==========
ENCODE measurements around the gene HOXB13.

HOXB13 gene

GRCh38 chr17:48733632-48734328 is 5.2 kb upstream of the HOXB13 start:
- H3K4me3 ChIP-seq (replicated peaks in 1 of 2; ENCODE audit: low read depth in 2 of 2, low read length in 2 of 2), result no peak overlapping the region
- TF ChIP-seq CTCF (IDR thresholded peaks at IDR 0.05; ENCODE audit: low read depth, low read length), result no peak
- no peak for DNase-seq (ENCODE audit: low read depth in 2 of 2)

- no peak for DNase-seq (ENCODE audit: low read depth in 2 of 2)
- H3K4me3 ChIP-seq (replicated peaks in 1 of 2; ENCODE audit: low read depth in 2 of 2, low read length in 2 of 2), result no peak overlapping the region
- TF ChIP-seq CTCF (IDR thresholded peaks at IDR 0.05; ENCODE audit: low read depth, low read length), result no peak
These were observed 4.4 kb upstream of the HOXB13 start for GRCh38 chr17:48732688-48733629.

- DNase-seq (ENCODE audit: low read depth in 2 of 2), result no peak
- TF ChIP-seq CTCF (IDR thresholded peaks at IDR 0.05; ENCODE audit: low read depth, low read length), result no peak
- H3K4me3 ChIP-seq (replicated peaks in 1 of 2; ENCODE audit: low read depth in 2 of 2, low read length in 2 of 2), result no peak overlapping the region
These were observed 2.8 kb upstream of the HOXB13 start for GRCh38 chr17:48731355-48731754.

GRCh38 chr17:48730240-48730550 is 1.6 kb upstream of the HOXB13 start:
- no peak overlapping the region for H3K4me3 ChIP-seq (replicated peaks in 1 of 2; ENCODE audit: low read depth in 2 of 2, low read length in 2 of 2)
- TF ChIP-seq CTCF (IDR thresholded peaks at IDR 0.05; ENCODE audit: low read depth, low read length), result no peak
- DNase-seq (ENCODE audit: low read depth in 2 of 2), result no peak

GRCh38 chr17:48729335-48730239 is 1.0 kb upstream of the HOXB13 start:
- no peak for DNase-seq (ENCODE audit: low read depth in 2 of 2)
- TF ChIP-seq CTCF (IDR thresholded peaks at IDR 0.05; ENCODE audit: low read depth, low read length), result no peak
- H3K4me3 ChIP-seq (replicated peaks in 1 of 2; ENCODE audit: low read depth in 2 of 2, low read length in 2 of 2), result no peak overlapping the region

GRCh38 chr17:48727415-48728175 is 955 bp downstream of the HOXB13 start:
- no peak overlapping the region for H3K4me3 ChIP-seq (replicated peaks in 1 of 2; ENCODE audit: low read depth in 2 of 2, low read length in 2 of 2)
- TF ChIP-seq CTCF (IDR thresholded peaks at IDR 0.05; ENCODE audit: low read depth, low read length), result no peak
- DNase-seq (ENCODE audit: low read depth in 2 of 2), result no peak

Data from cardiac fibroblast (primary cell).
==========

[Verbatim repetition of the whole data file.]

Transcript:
ENCODE measurements around the gene HOXB13.

HOXB13 gene

GRCh38 chr17:48733632-48734328 is 5.2 kb upstream of the HOXB13 start:
- H3K4me3 ChIP-seq (replicated peaks in 1 of 2; ENCODE audit: low read depth in 2 of 2, low read length in 2 of 2), result no peak overlapping the region
- TF ChIP-seq CTCF (IDR thresholded peaks at IDR 0.05; ENCODE audit: low read depth, low read length), result no peak
- no peak for DNase-seq (ENCODE audit: low read depth in 2 of 2)

- no peak for DNase-seq (ENCODE audit: low read depth in 2 of 2)
- H3K4me3 ChIP-seq (replicated peaks in 1 of 2; ENCODE audit: low read depth in 2 of 2, low read length in 2 of 2), result no peak overlapping the region
- TF ChIP-seq CTCF (IDR thresholded peaks at IDR 0.05; ENCODE audit: low read depth, low read length), result no peak
These were observed 4.4 kb upstream of the HOXB13 start for GRCh38 chr17:48732688-48733629.

- DNase-seq (ENCODE audit: low read depth in 2 of 2), result no peak
- TF ChIP-seq CTCF (IDR thresholded peaks at IDR 0.05; ENCODE audit: low read depth, low read length), result no peak
- H3K4me3 ChIP-seq (replicated peaks in 1 of 2; ENCODE audit: low read depth in 2 of 2, low read length in 2 of 2), result no peak overlapping the region
These were observed 2.8 kb upstream of the HOXB13 start for GRCh38 chr17:48731355-48731754.

GRCh38 chr17:48730240-48730550 is 1.6 kb upstream of the HOXB13 start:
- no peak overlapping the region for H3K4me3 ChIP-seq (replicated peaks in 1 of 2; ENCODE audit: low read depth in 2 of 2, low read length in 2 of 2)
- TF ChIP-seq CTCF (IDR thresholded peaks at IDR 0.05; ENCODE audit: low read depth, low read length), result no peak
- DNase-seq (ENCODE audit: low read depth in 2 of 2), result no peak

GRCh38 chr17:48729335-48730239 is 1.0 kb upstream of the HOXB13 start:
- no peak for DNase-seq (ENCODE audit: low read depth in 2 of 2)
- TF ChIP-seq CTCF (IDR thresholded peaks at IDR 0.05; ENCODE audit: low read depth, low read length), result no peak
- H3K4me3 ChIP-seq (replicated peaks in 1 of 2; ENCODE audit: low read depth in 2 of 2, low read length in 2 of 2), result no peak overlapping the region

GRCh38 chr17:48727415-48728175 is 955 bp downstream of the HOXB13 start:
- no peak overlapping the region for H3K4me3 ChIP-seq (replicated peaks in 1 of 2; ENCODE audit: low read depth in 2 of 2, low read length in 2 of 2)
- TF ChIP-seq CTCF (IDR thresholded peaks at IDR 0.05; ENCODE audit: low read depth, low read length), result no peak
- DNase-seq (ENCODE audit: low read depth in 2 of 2), result no peak

Data from cardiac fibroblast (primary cell).